PASM

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PASM (PythonshellDebugwindow's Assembler) is an assembly language for a hypothetical machine, the P-Machine. It was created by User:PythonshellDebugwindow in December 2020.

The P-Machine

The P-Machine uses—or rather, would use—65536 (2^16) bits of ROM, the same as 8192 bytes or 64kb, and 256 bits of display memory (16x16 pixel screen). It also uses 6 registers (ba, bb, na, nb, ya, yb), a 1-bit conditional flag, and a call stack. It uses a bus width of 1 bit.

Memory

PASM uses the same memory as the P-Machine: 65536 bits of ROM, 256 bits of display memory, 6 registers, a conditional flag, and a call stack.

ROM

The P-Machine, and by extension PASM, uses 65536 bits of ROM.

Display memory

The P-Machine has a 16x16 pixel black-and-white (1-bit colour) screen, and as such has 256 bits of display memory. It also has a display pointer, which can point to one pixel on the screen at a time.

Registers

PASM has access to 6 registers: ba, bb, na, nb, ya, yb. Registers whose names start with b store 1 bit, l registers store 1 nybble, and y registers store 1 byte.

Conditional flag

The conditional flag a 1-bit flag.

Call stack

The P-Machine also uses a call stack of unbounded size.

Syntax

PASM code is grouped into sections. Sections can be declared by writing .[name], where [name] is the (alphanumeric) name of the section. The .ent section is the entry point of the program. A section lasts until another section is declared. Within sections, instructions and labels can be written. Instruction arguments are separated by commas. Labels are delared by writing [name]: before an instruction, and act partially like sections, except that they don't affect the call stack (see #Sections vs. labels).

An unlimited amount of instructions can be put within sections.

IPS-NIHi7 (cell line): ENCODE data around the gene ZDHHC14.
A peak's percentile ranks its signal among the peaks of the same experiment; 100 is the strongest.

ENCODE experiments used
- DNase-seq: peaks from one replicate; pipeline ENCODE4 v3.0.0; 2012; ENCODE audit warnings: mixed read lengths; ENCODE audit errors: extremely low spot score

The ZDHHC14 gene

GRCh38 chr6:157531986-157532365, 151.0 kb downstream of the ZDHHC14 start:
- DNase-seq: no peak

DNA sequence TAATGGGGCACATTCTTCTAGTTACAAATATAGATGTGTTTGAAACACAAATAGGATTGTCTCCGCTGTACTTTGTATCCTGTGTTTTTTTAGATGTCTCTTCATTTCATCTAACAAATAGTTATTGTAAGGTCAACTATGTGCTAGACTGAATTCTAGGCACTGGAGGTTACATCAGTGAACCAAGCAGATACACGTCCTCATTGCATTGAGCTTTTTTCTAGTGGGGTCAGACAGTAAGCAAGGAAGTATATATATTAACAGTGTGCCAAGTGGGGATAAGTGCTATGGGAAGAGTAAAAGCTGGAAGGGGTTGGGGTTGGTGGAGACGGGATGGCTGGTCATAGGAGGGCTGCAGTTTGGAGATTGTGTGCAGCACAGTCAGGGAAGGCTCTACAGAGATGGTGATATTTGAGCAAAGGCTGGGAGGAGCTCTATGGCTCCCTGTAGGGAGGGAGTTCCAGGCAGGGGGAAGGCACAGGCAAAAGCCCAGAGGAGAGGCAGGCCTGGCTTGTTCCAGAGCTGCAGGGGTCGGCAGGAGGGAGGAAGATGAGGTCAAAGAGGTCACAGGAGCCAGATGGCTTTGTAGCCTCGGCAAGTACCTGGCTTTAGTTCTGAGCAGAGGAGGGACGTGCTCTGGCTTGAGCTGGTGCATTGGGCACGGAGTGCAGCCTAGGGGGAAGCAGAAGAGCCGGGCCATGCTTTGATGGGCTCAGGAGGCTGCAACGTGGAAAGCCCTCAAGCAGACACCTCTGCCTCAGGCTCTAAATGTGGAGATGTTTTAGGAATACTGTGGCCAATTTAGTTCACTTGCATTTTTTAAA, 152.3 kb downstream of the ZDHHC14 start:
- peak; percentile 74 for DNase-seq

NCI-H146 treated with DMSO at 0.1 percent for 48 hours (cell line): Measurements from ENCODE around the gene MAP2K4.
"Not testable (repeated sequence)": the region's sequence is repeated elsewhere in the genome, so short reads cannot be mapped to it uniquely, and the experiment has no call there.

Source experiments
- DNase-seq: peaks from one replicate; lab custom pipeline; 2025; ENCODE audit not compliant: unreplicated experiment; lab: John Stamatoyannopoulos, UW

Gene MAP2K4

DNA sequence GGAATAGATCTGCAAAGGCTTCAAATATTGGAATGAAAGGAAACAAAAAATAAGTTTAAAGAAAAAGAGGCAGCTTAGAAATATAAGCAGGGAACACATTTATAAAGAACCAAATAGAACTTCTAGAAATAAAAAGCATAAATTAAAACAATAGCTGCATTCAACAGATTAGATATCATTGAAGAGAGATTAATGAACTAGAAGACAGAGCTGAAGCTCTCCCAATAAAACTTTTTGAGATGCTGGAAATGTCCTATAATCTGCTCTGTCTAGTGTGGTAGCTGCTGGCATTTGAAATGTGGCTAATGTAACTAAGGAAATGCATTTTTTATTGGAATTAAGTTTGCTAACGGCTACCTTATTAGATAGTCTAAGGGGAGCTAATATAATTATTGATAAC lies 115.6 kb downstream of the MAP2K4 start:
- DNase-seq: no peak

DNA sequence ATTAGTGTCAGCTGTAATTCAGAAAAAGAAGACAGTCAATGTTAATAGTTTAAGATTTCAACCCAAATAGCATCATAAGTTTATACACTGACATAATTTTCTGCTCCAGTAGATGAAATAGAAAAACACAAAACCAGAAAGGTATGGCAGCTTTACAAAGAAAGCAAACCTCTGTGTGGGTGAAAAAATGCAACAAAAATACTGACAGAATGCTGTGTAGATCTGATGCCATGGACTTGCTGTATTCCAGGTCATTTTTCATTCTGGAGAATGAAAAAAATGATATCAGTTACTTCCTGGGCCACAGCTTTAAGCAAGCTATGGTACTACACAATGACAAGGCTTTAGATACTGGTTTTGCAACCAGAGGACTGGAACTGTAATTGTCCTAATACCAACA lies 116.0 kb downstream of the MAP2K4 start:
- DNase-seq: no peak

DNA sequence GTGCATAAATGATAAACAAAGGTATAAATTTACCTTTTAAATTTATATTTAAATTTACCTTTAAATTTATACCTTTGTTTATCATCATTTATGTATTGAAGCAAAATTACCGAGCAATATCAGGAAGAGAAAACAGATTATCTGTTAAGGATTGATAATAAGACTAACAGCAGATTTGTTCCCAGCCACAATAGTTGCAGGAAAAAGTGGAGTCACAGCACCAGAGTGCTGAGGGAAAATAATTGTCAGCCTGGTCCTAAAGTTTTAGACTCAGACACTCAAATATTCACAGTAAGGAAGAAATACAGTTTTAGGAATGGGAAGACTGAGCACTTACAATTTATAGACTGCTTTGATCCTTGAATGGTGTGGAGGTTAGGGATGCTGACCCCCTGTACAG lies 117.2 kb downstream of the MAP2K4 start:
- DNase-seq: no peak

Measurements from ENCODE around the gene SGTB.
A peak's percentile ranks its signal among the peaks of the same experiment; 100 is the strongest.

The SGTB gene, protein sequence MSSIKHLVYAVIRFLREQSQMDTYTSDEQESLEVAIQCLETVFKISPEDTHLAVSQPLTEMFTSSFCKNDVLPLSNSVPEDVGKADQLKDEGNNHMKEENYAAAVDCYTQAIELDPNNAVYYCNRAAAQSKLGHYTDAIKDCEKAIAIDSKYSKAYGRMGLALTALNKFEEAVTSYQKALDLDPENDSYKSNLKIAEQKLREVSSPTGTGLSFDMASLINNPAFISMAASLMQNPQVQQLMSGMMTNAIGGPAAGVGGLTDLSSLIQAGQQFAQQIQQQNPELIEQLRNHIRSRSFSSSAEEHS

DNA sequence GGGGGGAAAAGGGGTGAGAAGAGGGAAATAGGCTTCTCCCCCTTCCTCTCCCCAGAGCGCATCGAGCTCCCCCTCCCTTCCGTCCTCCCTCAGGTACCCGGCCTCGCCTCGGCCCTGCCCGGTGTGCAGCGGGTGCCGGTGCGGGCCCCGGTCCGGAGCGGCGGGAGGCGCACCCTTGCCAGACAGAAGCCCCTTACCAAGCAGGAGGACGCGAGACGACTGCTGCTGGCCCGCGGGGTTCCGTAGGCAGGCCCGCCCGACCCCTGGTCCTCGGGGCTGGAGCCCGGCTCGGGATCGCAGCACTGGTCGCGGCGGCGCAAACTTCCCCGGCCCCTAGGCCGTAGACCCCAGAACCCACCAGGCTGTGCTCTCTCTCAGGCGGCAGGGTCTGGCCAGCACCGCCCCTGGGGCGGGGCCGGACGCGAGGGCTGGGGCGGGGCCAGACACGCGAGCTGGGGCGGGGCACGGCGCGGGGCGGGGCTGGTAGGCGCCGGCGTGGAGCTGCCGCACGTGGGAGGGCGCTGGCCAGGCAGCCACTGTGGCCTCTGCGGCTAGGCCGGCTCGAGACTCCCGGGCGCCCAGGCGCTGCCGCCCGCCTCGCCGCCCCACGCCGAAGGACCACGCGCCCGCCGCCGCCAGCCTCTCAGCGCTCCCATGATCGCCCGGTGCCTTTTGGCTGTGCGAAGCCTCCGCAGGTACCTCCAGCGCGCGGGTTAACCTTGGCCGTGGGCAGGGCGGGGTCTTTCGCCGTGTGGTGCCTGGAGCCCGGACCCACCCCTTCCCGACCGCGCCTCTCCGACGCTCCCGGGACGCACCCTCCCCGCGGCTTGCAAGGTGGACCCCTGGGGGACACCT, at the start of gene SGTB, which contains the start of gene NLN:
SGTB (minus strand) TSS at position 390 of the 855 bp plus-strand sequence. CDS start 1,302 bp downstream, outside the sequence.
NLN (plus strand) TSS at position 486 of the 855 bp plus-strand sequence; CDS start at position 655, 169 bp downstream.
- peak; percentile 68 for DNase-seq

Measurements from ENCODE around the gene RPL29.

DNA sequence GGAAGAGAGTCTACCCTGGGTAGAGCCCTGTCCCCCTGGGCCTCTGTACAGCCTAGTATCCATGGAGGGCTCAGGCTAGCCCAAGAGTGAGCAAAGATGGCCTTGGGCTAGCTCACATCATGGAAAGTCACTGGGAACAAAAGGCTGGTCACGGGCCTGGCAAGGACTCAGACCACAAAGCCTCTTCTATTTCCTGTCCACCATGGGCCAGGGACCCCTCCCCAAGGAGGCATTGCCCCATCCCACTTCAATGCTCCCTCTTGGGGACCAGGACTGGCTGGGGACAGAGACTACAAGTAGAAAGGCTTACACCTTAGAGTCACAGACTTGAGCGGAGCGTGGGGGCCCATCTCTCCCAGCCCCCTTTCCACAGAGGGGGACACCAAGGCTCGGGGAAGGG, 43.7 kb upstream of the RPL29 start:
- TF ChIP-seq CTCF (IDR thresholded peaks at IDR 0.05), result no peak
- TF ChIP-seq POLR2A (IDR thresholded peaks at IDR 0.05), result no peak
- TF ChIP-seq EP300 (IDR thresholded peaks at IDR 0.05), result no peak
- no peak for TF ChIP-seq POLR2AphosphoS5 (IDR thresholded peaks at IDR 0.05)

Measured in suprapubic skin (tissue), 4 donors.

In instruction arguments, [hex]h is a literal case-insensitive hexadecimal number, where [hex] is the hexadecimal number; ROM can be referenced in programs by writing &[addr]h, where [addr] is the address in hexadecimal; display memory, the display pointer, and the condition flag can not be referenced directly in programs; registers can be referenced in programs by writing %[reg], where [reg] is the name of a register; and @[name] represents the section or label called [name].

; declares a comment until the end of a line. Spaces and tabs are ignored in programs.

Sections vs. labels

Jumping to a section pushes the location jumped to onto the call stack; jumping to a label does not.

List of instructions

Instruction Arguments Effect
Memory manipulation
mov a, b Sets the memory at a to b
Comparison
cmp a, b Sets the conditional flag to 1 if a and b are equal, and does nothing otherwise
Mathematical and logical operations
add a, b Adds b to a in place, which must not be a literal value
sub a, b Subtracts b from a in place, which must not be a literal value
mul a, b Multiplies b by a into a, which must not be a literal value
div a, b Floor-divides a by b into a, which must not be a literal value
Control flow
jmp a Jumps to a
jz a Jumps to a if the conditional flag is set to 0
jnz a Jumps to a if the conditional flag is set to 1
hlt a Halts the program with exit status a (zero is success, all other values are failure)
nop None Do nothing (nop)
Display-related commands
dofft x, y Sets the display pointer to (x,y)
din a Read the display at the display pointer and write it to a, which must not be a literal value
dout a Write a to the display at the display pointer

Examples

Clear the screen to white

.ent
    mov   %na,0h
 x: mov   %nb,0h
    dofft %na,%nb
 y: dout  0h
    add   %nb,1h
    cmp   %nb,fh
    jz    @y
    add   %na,1h
    cmp   %na,fh
    jz    @x

Truth-machine

Takes the top-left pixel of the screen as input (white is 0, black is 1). Sets the bottom-right pixel to 0 on input 0, infinitely toggles it on input 1.

.ent
      dofft 0h, 0h
      din   %na
      cmp   %na,1h
      dofft fh, fh
 inf: dout  %na
      dout  0h
      jnz   @inf